NEW YORK — It’s just after 8 a.m. on Nov. 11, and Peter Ackerman is staring at red numbers flashing on an electronic board. He sees 2,008,069.
“That’s 2 million Americans who have signed on to having another candidate on the presidential ballot,” he says, beaming, in the Manhattan offices of the marketing agency for Americans Elect, the group he’s backing with more than $5 million.
Ackerman, 65, who made more than $300 million working alongside Michael Milken at Drexel Burnham Lambert’s Beverly Hills, Calif., offices in the 1980s, is Americans Elect’s chairman and top donor. He wants to circumvent politics-as-usual by letting voters choose a presidential candidate via the Internet who, with a running mate from a different political party, will appear on every state ballot for the 2012 election.
Americans Elect is the latest manifestation of Ackerman’s passion for grass-roots democracy — an interest that has divided his attention during his career as a financier. At Drexel, he raised billions of dollars for junk-bond-fueled takeovers in the 1980s. He helped secure $5 billion for Kohlberg Kravis Roberts’ $31.3 billion buyout of RJR Nabisco Inc., the deal immortalized in “Barbarians at the Gate.”
Today, he’s the majority shareholder of FreshDirect Holdings, a Web-based grocer operating around New York. Former FreshDirect Chief Executive Officer Rick Braddock says he saw another side of Ackerman in 2011 when Ackerman promoted a nephew as CEO after summarily ousting Braddock and three directors.
Ackerman embraces the idea that nonviolent resistance works better than armed conflict to effect political change — a concept gaining ground around the world. “The whole idea of nonviolent conflict is to get elements inside the authoritarian regime to defect,” he says.
Ackerman, who has co-written two books on nonviolent resistance, formed the Washington-based International Center on Non-violent Conflict in 2002. In 2005, he co-wrote a study showing that non-violent action had been instrumental in 50 of 67 transitions to democracy since 1972, including in Chile, the Philippines and Poland. “When he’s passionate about something, he’s unstoppable,” says Mark Palmer, a former U.S. ambassador to Hungary.
With Americans Elect, Ackerman wants to reduce the partisanship that he says makes U.S. politics dysfunctional. The group gained its first candidate on Nov. 30: former Louisiana governor Buddy Roemer, a Republican.
“The American people are far more moderate than the two parties,” Ackerman says during a rare media interview at LBi International. “There is a strong sense of disenfranchisement.”
A third-party victory is highly unlikely, says John Sides, a political science professor at George Washington University. “The idea that there are wealthy centrists who for the common good are prepared to enter the race is very romantic, like angels sent from heaven,” Sides says.
Americans Elect’s rules call for a ticket where the presidential candidate picks a vice president from a different party. Any registered voter who signs up on the group’s website becomes a delegate who can draft candidates, submit questions and vote in Americans Elect’s online primaries.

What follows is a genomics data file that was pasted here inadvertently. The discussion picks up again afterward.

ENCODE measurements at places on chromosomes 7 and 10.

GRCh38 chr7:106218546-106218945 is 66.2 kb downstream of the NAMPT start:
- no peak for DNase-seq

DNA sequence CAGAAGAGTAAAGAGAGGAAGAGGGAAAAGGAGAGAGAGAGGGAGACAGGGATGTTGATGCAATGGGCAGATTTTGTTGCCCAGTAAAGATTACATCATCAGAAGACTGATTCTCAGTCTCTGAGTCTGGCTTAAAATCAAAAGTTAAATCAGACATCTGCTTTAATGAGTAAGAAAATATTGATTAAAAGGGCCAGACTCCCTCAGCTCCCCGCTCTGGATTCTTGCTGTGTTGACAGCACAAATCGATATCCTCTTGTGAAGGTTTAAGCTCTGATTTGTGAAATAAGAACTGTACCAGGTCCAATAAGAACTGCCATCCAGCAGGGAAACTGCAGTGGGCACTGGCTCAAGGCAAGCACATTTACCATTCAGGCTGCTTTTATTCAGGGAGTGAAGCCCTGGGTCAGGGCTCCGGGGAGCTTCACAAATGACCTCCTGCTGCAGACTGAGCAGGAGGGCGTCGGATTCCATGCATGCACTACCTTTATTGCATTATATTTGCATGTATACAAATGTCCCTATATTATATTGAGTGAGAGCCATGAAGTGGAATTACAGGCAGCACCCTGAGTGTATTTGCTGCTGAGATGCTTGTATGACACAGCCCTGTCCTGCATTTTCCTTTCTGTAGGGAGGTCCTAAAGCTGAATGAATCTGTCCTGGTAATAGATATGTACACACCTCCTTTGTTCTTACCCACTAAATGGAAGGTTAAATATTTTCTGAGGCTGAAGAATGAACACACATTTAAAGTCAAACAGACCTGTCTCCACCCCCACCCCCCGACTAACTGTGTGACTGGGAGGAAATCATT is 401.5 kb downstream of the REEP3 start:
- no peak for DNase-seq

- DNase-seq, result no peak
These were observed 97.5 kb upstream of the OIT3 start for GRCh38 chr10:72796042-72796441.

Americans Elect must meet state requirements for signatures from registered voters to get a candidate on the ballot. As of early January, the group, aided by Peter’s son, Chief Operating Officer Elliot Ackerman, had ballot slots in 13 states, including California. It hasn’t yet secured a place on the presidential ballot in Iowa, where Republicans held caucuses on Jan. 3.
Americans Elect is not fully transparent with the American people, says Fred Wertheimer, president of Democracy 21, a Washington campaign finance advocacy group. Americans Elect changed its tax designation to be a 501(c)(4) group, named for a section of the federal tax code, meaning it’s a social welfare organization that doesn’t have to divulge donor identities.
“The idea that a political party, whose sole purpose is to nominate and elect candidates for office, can also be a social welfare organization for tax purposes is an oxymoron,” Wertheimer says.
The status change gives donors the anonymity they want, says Kahlil Byrd, Americans Elect’s chief executive officer.
As the nation heads toward November elections, doubters point to Americans Elect’s obstacles, among them the dismal record for third-party candidates. Another hurdle may be Ackerman’s own inability to show he’s as democratic and transparent in business as he expects the rest of the world to be in politics.
At FreshDirect, Ackerman has shown an autocratic side, former CEO Braddock says. Braddock sued the company in July, accusing Ackerman of breach of fiduciary duty. He says Ackerman has refused to pay him severance, unfreeze his $6.5 million investment or even talk of settlement.
Braddock says he was surprised by a Feb. 6, 2011, phone call in which Ackerman complained that Braddock had changed a board meeting date without consulting him. Three weeks later, Ackerman fired three independent directors. Two days after that, Braddock says the winnowed board told him to leave the company. Jason Ackerman became CEO two months later.
FreshDirect’s shareholder agreement allows Ackerman to appoint and fire directors, says his lawyer, Thomas Richardson at Arnold & Porter. Ackerman says the board had already agreed in January to seek a new CEO and he was exercising his right as majority shareholder to dismiss directors.
“They were independent in terms of view,” Ackerman says of the three he fired. “But they served because I had a right to pick them and a right to unpick them.”